Navigating through Twitter I came across with a tweet by @iambiente that said “Nuevo campus de #Apple será el edificio más verde del mundo” ( The new Apple campus will be the greenest building in the world). So, knowing that I’m pretty hooked on this topic and Apple is a well-known brand I started to explore.
I’m sure that everyone interested in all the environment and climate change issues knows that today the Climate Week 2014 in NYC concludes. During this event, activites, conferences and workshops had taken place across NY city in support of the UN Climate Summit. Tim Cook, actual Apple’s CEO, participated in one of the events and announced that, as we all know, Apple is working on reducing its carbon footprint.Not only in the installations but in its manufacturing and chain supply, and adopting more ecofriendly measures such as not using dangerous chemical substances in its products. However, the new Apple campus in Cupertino, CA, was the bigger disclosure. He didn’t give a lot of details so I tried to investigate by myself. Actually, the Apple website has a very good section about its Environmental Responsability and a good video about the new center so, I haven’t had a lot of work.
The new building is being designed by Norman Foster+Partners (as you know if you’ve been reading the blog, this man and his team has me fascinated) and the goal is to built an innovative center that “has no net increase in greenhouse gas emissions”. The building will be ring-shaped and Sir Foster spilled one of his characteristic speeches: “It didn’t start as a circular building it really grow into that”. Seriously, I appreciate him, but man, architects can be a bit a pompous sometimes (wink).
The new campus is being built to meet the highest standards set by LEED. It will be powered by 100% of renewable energy sources, concretly solar power, and there will be no need to use air-conditioning for 75% of the year because of natural ventilation. Furthermore, 80% of the site will be open space and drought-tolerant plants and other resilient species will be used. In addition, they are planning the transportation to and from the campus to be greener too. I always welcome these kind of initiatives, commutate alternatives. Recycling programs also seems in good place in this company. They claim that their recycling programs collect a rate of 70% worldwide, when most of the companies only achieve a 20%.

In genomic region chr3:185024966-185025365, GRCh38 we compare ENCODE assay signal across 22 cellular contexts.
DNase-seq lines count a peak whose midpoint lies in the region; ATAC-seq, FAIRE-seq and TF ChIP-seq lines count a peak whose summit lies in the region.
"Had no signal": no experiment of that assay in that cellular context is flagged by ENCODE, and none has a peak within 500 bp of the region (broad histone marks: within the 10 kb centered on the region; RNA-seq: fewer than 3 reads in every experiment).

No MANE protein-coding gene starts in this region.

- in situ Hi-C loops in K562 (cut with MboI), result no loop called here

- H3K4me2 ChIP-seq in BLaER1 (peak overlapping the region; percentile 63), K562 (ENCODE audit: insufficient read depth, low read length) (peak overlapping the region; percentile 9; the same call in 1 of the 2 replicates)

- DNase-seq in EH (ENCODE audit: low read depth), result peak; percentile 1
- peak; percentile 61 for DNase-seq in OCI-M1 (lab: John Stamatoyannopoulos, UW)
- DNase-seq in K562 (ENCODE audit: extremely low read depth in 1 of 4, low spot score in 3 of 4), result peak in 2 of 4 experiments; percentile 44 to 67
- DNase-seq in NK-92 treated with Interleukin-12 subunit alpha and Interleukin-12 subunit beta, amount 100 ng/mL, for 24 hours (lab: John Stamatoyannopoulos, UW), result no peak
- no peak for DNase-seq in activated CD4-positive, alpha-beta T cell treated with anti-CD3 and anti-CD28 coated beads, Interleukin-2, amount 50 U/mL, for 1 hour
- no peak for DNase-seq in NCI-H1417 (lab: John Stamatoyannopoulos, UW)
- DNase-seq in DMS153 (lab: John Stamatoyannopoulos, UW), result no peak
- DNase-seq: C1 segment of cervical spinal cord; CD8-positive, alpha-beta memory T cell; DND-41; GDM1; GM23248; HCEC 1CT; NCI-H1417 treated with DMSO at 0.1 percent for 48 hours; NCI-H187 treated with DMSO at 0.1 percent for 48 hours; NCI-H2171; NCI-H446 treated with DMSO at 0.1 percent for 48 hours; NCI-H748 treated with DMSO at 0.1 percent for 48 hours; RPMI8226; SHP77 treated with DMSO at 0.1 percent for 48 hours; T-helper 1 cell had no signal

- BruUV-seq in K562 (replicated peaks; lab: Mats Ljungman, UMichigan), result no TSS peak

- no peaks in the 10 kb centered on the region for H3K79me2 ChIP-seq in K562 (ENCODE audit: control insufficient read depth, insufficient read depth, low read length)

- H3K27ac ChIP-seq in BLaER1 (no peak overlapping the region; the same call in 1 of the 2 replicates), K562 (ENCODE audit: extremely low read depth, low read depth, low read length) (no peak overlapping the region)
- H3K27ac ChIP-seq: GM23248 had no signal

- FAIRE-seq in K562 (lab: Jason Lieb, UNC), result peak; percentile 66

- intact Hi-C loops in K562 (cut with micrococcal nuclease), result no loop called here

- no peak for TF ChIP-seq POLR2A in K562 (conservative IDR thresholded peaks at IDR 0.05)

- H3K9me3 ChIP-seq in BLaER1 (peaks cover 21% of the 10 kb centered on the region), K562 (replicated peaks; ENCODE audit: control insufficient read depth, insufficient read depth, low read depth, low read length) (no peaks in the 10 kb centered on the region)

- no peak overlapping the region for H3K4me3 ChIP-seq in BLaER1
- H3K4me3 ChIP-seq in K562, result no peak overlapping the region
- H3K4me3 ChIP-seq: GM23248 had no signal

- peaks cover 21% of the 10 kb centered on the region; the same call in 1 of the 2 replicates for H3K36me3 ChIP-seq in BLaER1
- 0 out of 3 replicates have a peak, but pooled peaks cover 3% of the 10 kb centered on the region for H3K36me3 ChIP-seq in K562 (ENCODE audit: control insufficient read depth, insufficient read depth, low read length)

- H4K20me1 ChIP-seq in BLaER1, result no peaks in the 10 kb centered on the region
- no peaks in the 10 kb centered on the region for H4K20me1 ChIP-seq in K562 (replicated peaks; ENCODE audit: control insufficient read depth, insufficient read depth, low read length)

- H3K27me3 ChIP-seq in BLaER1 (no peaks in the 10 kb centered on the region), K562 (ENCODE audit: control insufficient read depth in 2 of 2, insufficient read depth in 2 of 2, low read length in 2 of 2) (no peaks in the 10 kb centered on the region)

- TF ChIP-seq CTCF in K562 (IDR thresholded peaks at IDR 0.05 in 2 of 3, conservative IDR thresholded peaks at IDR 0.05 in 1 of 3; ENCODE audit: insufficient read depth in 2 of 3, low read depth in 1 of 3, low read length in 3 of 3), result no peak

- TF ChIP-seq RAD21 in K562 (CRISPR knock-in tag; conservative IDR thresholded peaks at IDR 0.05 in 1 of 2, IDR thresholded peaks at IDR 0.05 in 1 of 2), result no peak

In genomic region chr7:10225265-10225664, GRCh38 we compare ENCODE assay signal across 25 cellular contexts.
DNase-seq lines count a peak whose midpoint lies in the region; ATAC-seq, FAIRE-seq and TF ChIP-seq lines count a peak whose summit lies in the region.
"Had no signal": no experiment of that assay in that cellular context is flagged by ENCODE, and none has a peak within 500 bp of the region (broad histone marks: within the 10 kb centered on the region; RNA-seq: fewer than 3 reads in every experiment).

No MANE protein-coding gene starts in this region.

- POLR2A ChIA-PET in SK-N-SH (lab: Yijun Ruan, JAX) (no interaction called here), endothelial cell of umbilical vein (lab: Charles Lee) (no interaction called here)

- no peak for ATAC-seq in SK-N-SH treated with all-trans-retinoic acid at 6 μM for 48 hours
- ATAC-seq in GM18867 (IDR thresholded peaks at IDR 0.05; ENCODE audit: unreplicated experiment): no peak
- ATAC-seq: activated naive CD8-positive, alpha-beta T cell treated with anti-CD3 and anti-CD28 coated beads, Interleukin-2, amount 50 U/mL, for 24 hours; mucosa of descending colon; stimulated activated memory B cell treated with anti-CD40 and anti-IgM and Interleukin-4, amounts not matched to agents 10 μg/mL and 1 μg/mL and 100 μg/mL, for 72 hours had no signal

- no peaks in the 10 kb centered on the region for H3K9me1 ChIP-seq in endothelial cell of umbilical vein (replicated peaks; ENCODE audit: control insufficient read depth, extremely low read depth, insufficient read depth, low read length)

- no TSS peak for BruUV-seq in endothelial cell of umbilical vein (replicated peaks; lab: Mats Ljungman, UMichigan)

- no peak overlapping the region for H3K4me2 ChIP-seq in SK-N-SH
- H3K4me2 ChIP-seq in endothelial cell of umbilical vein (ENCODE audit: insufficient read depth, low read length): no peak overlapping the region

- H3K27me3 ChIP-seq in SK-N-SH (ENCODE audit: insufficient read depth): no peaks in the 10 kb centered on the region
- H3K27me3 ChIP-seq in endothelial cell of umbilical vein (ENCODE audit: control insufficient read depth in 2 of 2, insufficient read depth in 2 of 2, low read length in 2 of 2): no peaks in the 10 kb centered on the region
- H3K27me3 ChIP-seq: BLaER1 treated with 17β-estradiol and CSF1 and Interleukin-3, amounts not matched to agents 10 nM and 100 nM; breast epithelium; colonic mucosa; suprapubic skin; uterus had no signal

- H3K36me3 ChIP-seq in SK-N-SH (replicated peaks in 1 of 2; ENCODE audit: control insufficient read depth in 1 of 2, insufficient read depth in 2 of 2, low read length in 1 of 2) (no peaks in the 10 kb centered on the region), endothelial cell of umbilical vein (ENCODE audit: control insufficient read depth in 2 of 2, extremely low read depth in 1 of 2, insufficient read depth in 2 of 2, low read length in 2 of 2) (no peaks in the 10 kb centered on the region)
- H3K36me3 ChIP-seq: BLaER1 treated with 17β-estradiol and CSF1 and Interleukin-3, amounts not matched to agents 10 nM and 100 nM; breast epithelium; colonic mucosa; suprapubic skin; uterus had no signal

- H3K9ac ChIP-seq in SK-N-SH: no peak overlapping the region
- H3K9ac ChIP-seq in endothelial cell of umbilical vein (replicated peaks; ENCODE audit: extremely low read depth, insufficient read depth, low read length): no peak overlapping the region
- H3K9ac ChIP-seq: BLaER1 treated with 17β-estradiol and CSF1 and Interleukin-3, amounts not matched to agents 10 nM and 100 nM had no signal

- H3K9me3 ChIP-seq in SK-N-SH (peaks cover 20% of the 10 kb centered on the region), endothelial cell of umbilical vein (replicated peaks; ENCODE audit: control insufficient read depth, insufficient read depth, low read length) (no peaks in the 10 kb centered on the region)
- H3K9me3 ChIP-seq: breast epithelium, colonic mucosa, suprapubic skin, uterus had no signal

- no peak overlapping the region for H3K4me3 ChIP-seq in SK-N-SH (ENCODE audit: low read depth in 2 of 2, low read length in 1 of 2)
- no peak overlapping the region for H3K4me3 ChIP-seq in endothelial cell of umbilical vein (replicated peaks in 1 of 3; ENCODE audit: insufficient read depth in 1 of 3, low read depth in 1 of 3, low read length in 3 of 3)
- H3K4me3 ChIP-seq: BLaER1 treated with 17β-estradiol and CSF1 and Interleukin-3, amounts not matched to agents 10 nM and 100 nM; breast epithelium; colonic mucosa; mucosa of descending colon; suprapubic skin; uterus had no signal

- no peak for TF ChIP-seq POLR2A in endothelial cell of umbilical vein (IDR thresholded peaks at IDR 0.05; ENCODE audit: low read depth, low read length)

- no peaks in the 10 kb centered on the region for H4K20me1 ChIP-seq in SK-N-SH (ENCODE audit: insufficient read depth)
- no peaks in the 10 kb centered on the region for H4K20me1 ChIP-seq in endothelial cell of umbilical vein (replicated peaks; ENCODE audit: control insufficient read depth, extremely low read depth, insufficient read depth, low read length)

Nevertheless, Apple has to start thinking more about ‘reuse’. The i·ambiente portal reminds us that, for instance, Apple buys gold to business without RSC. We all know that they can obtain it from recycling smartphones and other products. It’s a very good plan to built a greener building of course, but in a company like that they should also focus in that kind of issues and their carbon footprint. Specially, in the aluminium account. They already know it and we can congratulate them on trying to improve its life cycle and I’m wishing them good luck in their findings for new methodologies.
It’s hip to be green!